Osaka 1615: The last battle of the samurai

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Bloomsbury Publishing, 2012/06/20 - 96 ページ
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In 1614-15 Osaka Castle was Japan's greatest fortification, measuring approximately 2 miles in length with walls 100 feet high. It was guarded by 100,000 samurai, determined to defend the last of the once-powerful Toyotomi clan. The castle was seemingly impenetrable; however, Tokugawa Ieyasu, the founder of the ruling dynasty, was determined to destroy this remaining threat to the Tokuwaga ruling dynasty. This book explores the bitter struggle of the Summer and Winter campaigns, which eventually saw the last great clash of the samurai and defined the balance of power in Japan for years to come.
 

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目次

Introduction
7
Origins Of The Campaign
8
The Heir To Misfortune
9
Gunpowder Treason And Plots
13
For Whom The Bell Tolls
14
Chronology
16
Opposing Commanders
18
Osaka Commanders
19
Hideyoris Artillery
57
819 January 1615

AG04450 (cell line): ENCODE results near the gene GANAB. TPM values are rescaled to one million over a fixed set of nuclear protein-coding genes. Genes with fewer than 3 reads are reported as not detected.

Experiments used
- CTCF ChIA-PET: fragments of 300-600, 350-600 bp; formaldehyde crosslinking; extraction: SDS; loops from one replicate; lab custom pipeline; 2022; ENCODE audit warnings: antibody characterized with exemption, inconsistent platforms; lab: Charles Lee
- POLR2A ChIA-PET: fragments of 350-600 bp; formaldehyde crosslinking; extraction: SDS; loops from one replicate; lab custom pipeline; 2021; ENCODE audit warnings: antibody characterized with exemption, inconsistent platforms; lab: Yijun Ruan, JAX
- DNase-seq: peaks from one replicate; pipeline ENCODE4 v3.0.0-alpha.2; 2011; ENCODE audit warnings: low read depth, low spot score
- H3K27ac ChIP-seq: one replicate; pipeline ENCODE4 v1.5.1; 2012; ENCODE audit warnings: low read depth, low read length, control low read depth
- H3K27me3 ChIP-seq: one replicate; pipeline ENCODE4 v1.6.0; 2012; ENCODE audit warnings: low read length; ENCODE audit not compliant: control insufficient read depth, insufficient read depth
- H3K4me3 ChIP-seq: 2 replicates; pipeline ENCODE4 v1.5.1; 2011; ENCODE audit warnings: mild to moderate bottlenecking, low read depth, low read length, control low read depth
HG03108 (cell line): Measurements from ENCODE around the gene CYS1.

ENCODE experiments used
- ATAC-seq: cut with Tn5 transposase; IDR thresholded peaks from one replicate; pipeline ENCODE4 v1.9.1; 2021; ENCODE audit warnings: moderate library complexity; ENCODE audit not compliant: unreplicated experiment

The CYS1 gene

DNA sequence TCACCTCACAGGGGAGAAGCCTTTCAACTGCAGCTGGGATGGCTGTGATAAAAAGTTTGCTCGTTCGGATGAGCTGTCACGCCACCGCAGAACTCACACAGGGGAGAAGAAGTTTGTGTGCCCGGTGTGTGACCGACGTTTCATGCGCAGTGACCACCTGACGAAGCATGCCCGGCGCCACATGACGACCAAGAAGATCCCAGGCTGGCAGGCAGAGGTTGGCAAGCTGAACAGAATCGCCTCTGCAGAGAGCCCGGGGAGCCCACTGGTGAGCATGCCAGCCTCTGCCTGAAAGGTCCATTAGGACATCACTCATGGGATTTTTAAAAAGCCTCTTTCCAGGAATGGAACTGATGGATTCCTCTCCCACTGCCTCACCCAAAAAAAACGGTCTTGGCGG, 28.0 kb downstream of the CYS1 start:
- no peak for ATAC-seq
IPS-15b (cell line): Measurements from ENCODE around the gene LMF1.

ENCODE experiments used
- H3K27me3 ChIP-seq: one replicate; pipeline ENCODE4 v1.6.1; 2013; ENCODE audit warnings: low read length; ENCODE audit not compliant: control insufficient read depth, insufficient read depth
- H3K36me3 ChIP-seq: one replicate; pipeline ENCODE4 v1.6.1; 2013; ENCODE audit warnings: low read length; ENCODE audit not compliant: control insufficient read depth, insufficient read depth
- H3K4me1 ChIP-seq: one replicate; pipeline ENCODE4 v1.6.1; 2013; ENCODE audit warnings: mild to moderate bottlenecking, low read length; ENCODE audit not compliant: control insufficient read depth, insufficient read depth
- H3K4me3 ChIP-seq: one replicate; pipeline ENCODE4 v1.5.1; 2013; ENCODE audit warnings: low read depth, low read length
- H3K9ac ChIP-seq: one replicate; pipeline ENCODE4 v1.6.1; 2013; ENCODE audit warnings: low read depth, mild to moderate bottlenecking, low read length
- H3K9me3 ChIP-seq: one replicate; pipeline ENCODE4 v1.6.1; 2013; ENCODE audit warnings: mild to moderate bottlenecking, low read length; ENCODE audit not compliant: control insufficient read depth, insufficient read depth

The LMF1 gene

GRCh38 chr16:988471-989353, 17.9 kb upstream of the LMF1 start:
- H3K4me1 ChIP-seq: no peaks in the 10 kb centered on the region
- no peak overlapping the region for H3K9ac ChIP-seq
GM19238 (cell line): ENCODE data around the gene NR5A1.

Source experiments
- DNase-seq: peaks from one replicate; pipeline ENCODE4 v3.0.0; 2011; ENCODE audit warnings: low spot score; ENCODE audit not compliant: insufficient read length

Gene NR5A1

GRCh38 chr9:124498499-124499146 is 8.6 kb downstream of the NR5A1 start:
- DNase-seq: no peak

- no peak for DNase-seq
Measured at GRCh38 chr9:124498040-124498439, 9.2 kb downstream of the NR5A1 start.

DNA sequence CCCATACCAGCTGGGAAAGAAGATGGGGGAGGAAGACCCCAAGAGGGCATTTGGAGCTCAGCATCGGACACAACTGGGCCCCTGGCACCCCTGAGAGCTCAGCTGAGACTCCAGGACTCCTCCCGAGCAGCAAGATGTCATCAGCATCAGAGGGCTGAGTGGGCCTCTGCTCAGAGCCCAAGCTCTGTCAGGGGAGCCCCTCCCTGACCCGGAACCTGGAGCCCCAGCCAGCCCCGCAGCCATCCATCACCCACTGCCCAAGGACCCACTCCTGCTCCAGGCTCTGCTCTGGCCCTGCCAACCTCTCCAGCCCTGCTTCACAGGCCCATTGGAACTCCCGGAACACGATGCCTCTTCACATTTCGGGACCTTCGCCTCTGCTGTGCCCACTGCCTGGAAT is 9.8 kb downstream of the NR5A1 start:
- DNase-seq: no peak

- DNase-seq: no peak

58
The Peace Negotiations
60
The Summer Campaign
62
Orders Of Battle
64
Osaka Army
65
The Advance To Osaka
66
2326 May 1615
67

Other Commanders
20
Opposing Armies
21
The Winter Campaign
26
Toyotomi Hideyoris Plans
28
Eastern Army
30
Osaka Army
31
The Defences Of Osaka
32
The Inner Defences Of Osaka
35
Securing Positions
37
1929 December 1614
41
OctoberDecember 1614
43
34 January 1615
44
The Artillery Bombardment
49
3 June 1615
68
3 June 1615
72
3 June 1615
73
1200pm 4 June 1615
76
1200pm 4 June 1615
77
1200pm 4 June 1615
81
The Fall Of Osaka Castle
86
5 June 1615
87
Aftermath
89
The Battlefield Today
92
Bibliography
94
Index
95
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著者について (2012)

Stephen Turnbull took his first degree at Cambridge University, and received a PhD from Leeds University for his work on Japanese religious history. His work has been recognized by the awarding of the Canon Prize of the British Association for Japanese Studies and a Japan Festival Literary Award. He is currently an Honorary Research Fellow at the Department of East Asian Studies at the University of Leeds.

Richard Hook was born in 1938 and trained at Reigate College of Art. After national service with 1st Bn, Queen's Royal Regiment, he became art editor of Finding Out during the 1960s. He has worked as a freelance illustrator ever since, earning an international reputation particularly for his deep knowledge of Native American material culture, and has illustrated more than 50 Osprey titles. Richard is married and lives in Sussex; his three children Adam, Jason, and Christa are all professionally active in various artistic disciplines.

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